I adore this series. I’m so thrilled that Vertical has committed to What Did You Eat Yesterday?, since it combines such favorite things: art by Fumi Yoshinaga, a focus on cooking as an achievable skill, and insightful underlying relationships.
Book 2 opens with a flashback, showing how Shiro and Kenji met at a gay bar and got to know each other. They’re so cute together, both unsure in various ways, creating a relationship anyone can identify with. To commemorate, the first meal in the book is a lavish Christmas special, focused on spinach lasagna and marking their anniversary.
Shiro’s cooking is home-taught, often with non-specifics, particularly when it comes to seasonings and timings. He’s working to his taste and demonstrating that one doesn’t have to be precious when it comes to making tasty food. A delicious meal is a great way to show the depth of feeling for someone. His cooking is home-based, not restaurant-style, and the character’s focus on economy and value — not buying expensively, reusing ingredients so nothing is wasted — is particularly timely and inspirational.
The food is also inspiring in how the meals are made up of various small dishes, not meat-heavy and including plenty of vegetables. That’s a style of cooking that the Japanese do well, balancing flavors to provide satisfaction without huge portions or overly unhealthy ingredients.
Because I love this series, I also have gripes. The biggest is the lack of endnotes. With so much based in the particular culture of the author and characters, a few pieces of additional information would be much appreciated. Many food terms aren’t translated. Perhaps it can be argued that someone interested in this series likely already knows what ponzu, yuzu, mitsuba, and wakame are, but I love Japanese food, and I had to look them up. I want more people to try and love this series, and I wish this was less of a potential stumbling block for readers. I’d love to see an additional text page or two where a knowledgeable cook comments on the dishes. However, I suspect that the additional cost to develop the editorial material might not weigh favorably on the book’s profit-and-loss statement.
I am thrilled to see the recipe steps and dishes illustrated in such detail, but at times, I wasn’t sure the words used to describe the illustrations matched up. For instance, at one point, Shiro is said to be chopping leeks, but they look more like green onions in size. This may not matter to most readers, who aren’t likely to try and replicate the recipes. Heck, some of them — such as the stewed yellowtail scraps and heads — are unlikely to be possible in this country unless one lives near a specialty retailer. It’s still fun to dream about sharing the meals with someone you care about.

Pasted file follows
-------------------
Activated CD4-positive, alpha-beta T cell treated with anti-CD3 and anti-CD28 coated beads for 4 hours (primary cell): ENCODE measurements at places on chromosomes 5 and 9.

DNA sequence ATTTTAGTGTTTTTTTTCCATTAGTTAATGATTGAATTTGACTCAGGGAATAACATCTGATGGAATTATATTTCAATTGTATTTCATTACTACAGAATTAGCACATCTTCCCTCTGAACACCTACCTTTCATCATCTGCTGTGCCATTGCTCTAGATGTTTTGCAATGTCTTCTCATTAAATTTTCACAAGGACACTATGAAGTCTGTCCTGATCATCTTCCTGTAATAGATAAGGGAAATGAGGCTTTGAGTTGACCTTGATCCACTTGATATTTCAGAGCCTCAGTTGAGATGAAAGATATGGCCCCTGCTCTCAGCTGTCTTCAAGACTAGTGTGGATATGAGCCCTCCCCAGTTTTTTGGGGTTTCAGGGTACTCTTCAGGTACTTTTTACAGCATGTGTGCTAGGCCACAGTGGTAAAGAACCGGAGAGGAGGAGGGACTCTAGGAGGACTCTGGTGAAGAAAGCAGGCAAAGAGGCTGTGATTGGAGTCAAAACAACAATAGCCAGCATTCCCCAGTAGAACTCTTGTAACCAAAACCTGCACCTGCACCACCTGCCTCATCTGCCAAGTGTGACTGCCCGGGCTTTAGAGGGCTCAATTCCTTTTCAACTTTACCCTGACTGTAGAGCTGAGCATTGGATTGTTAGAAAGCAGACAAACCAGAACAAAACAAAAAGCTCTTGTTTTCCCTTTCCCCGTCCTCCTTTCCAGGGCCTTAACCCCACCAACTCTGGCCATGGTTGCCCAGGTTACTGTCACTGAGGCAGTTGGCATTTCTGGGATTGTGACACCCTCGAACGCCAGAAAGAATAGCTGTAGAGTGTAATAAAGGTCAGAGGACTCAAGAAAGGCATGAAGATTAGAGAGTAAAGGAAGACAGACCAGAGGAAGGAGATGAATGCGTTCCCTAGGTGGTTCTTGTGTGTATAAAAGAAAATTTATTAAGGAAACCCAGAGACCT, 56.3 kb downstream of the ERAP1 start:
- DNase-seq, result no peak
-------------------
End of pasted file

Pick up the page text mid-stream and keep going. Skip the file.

What Did You Eat Yesterday? Book 2 also has a story about a legal case where Shiro’s trying to help a divorced mom, punctuated by the hilarious panel where Shiro’s clearly having a bad day. His co-workers, unaware of his boyfriend, assume he must have had an argument with his girlfriend, but it’s really because one of his food purchases went bad before he could use it. That’s another virtue of this series, the way the structure allows for stories focusing on different aspects of Shiro’s life, from work to home to family.
Key for a visual artist, Yoshinaga has a great gasp of how appearances affect character, as shown by a story about a co-worker whom everyone assumes is about 20 years older than she is, based on how she talks and dresses. I also like how she recognizes how relationships really work, as in a later chapter, Kenji is explaining to Shiro how bad he felt about an incident with a friend. Shiro wants to advise Kenji on what to do, but Kenji just wants sympathy and a listening ear.
The book concludes with more insight into Shiro’s family life, as his father goes into the hospital for cancer surgery. He’s thinking about home, and the seasons are changing to fall, so he makes meat-and-potato stew.
Book 3 sends Shiro home for New Year’s, a family holiday, to spend more time with his recovering father and trying-to-be-supportive mother. That means we get to see Kenji cook ramen for himself, showing that he’s got a few culinary skills of his own. The story also hints at how being a gay man in Japan, with various expectations about families, can be difficult for an older generation to accept. A childless couple of any gender, though, can identify with the occasional worry of “who will take care of me when I’m older?” Shiro also struggles with the question of whether to help support his parents financially, with all the feelings that entails about loyalty and gratitude and pride preventing the acceptance of help. They have a lot to negotiate, since they’re not 100% accepting of their son’s choices, but they still love him.
At work, Shiro has trouble working with a female apprentice, while Kenji picks up a new customer by being sensitive to her needs. Shiro and his female bargain-hunting friend also talk about their relationships — as one gets older, one may understand that staying together is easier than all the work in finding a new partner. That doesn’t deny their love for each other, but adds a realistic reason to work at staying together, too.
What a beautiful series, reaching so many points of appeal — taste, emotion, and satisfaction. What Did You Eat Yesterday Volume 4 is out tomorrow, and having caught up with the series so far, I’m already ready for more.